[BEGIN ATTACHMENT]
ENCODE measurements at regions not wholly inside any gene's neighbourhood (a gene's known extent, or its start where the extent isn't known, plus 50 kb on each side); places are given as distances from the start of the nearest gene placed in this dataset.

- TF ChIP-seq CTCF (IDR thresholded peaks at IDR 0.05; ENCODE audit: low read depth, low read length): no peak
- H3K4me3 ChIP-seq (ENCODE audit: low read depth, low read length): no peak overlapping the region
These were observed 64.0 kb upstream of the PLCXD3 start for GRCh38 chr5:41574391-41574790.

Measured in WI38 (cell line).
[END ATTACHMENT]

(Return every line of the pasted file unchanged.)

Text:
ENCODE measurements at regions not wholly inside any gene's neighbourhood (a gene's known extent, or its start where the extent isn't known, plus 50 kb on each side); places are given as distances from the start of the nearest gene placed in this dataset.

- TF ChIP-seq CTCF (IDR thresholded peaks at IDR 0.05; ENCODE audit: low read depth, low read length): no peak
- H3K4me3 ChIP-seq (ENCODE audit: low read depth, low read length): no peak overlapping the region
These were observed 64.0 kb upstream of the PLCXD3 start for GRCh38 chr5:41574391-41574790.

Measured in WI38 (cell line).